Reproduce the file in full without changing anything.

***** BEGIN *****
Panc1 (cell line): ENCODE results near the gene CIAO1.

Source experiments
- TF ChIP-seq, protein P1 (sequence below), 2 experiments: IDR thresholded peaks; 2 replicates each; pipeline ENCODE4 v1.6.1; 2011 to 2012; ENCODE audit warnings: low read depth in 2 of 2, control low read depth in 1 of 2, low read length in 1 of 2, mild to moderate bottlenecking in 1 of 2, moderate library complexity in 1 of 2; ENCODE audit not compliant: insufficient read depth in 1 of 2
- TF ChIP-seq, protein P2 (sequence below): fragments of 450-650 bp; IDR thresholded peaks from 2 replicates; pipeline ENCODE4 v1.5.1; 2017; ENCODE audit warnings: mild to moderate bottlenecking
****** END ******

Panc1 (cell line): ENCODE results near the gene CIAO1.

Source experiments
- TF ChIP-seq, protein P1 (sequence below), 2 experiments: IDR thresholded peaks; 2 replicates each; pipeline ENCODE4 v1.6.1; 2011 to 2012; ENCODE audit warnings: low read depth in 2 of 2, control low read depth in 1 of 2, low read length in 1 of 2, mild to moderate bottlenecking in 1 of 2, moderate library complexity in 1 of 2; ENCODE audit not compliant: insufficient read depth in 1 of 2
- TF ChIP-seq, protein P2 (sequence below): fragments of 450-650 bp; IDR thresholded peaks from 2 replicates; pipeline ENCODE4 v1.5.1; 2017; ENCODE audit warnings: mild to moderate bottlenecking